The state of North Carolina maintains particularly good voter registration statistics. With their registration deadline having closed last week, let’s take a quick look at the numbers.
Since the first of the year, Democrats have added about 250,000 voters to the Republicans’ roughly 50,000, while unaffiliated voters also increased their numbers by about 170,000. What was a 10.6 point party ID gap at the start of the year is now 13.0 points. About half that gain came between the first of the year and the state’s May primary, and the other half came between the primary and last week’s deadline.
There is fairly close to a 1:1 correspondence between the party ID gap and the Obama-McCain gap, so these new registrations alone account for about one point’s worth of the gains that Obama has made in North Carolina since the summer.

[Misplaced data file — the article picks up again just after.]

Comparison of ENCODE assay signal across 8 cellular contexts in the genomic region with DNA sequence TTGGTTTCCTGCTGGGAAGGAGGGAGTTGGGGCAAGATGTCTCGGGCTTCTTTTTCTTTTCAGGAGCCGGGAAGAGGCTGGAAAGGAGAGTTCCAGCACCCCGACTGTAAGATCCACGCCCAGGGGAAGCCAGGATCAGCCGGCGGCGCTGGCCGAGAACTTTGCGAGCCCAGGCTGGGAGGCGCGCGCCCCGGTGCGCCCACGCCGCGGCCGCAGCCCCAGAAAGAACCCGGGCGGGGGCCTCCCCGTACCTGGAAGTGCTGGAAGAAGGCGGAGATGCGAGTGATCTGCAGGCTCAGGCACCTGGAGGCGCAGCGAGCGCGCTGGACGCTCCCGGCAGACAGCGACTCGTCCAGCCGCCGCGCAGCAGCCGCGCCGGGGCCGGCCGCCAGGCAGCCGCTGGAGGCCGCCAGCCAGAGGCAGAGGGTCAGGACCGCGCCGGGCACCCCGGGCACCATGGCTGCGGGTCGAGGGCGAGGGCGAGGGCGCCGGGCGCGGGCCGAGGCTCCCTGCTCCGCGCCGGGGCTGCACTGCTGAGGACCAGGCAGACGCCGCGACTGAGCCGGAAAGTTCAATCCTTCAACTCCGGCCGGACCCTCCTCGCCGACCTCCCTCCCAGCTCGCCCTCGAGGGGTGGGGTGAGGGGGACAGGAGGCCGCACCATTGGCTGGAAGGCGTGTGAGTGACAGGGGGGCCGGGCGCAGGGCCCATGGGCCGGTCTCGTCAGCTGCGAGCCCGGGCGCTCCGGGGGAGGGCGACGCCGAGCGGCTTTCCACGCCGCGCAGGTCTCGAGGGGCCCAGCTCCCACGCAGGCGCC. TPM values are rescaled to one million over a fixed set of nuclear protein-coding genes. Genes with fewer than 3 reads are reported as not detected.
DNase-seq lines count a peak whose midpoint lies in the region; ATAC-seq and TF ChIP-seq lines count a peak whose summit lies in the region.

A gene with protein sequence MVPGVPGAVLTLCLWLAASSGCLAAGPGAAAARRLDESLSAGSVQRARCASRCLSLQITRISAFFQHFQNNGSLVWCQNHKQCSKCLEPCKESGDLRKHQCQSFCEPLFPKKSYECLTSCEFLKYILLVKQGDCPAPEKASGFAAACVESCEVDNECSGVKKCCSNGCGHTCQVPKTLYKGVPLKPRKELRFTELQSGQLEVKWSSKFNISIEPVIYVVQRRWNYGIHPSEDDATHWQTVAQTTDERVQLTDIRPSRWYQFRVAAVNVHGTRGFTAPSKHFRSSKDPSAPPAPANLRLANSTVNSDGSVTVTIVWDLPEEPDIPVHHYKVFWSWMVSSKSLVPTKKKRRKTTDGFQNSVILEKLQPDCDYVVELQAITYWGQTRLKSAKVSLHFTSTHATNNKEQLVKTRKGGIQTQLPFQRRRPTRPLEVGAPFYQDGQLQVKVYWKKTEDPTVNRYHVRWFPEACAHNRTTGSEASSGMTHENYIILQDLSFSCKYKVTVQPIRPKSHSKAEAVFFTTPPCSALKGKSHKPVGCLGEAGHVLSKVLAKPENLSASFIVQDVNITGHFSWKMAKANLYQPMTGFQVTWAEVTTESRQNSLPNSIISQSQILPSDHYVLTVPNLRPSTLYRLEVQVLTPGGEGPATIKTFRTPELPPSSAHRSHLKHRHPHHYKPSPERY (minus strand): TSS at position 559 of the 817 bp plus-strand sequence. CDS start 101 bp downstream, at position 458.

Meanwhile, about 150,000 black voters — and 35,000 “other” voters — have been added to the rolls since the start of the year. That compares with about 235,000 white voters.
Assuming that Obama captures 35 percent of white voters, 95 percent of black voters, and 60 percent of “other” voters, the change in the racial composition of the electorate since the first of the year is worth a net of about 1.5 points to Obama in his race against McCain.
EDIT: Also, some really good data mining on voter registration from Dr. Michael McDonald at George Mason University. Nearly half of newly-registered voters in Ohio are aged 18-29.